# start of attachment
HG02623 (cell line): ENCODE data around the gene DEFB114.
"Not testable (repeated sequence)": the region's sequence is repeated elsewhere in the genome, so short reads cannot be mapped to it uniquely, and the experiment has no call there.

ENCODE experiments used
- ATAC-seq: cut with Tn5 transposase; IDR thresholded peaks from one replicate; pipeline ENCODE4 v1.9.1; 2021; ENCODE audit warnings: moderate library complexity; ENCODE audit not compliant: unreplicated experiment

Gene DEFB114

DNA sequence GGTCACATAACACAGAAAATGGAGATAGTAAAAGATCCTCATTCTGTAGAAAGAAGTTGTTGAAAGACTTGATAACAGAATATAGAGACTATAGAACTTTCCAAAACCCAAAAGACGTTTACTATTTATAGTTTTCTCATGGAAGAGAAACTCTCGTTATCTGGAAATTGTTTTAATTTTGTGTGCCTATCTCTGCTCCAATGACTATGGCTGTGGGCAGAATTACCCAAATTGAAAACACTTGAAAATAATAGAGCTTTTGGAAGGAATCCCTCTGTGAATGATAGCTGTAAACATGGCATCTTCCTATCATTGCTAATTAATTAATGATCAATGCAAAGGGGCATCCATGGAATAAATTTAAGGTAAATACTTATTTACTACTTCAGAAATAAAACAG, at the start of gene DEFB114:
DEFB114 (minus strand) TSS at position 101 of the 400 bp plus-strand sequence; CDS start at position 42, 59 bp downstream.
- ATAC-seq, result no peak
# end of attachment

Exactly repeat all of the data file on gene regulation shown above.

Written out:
HG02623 (cell line): ENCODE data around the gene DEFB114.
"Not testable (repeated sequence)": the region's sequence is repeated elsewhere in the genome, so short reads cannot be mapped to it uniquely, and the experiment has no call there.

ENCODE experiments used
- ATAC-seq: cut with Tn5 transposase; IDR thresholded peaks from one replicate; pipeline ENCODE4 v1.9.1; 2021; ENCODE audit warnings: moderate library complexity; ENCODE audit not compliant: unreplicated experiment

Gene DEFB114

DNA sequence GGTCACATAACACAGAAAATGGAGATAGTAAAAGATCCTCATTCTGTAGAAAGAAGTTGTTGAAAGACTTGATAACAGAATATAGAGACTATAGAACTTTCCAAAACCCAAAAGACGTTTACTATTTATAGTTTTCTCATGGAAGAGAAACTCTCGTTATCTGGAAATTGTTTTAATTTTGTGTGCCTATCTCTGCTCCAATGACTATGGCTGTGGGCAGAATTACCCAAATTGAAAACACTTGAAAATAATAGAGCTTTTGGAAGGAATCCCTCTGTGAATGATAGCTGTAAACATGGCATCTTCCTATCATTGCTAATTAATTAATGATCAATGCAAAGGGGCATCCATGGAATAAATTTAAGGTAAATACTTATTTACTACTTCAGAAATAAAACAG, at the start of gene DEFB114:
DEFB114 (minus strand) TSS at position 101 of the 400 bp plus-strand sequence; CDS start at position 42, 59 bp downstream.
- ATAC-seq, result no peak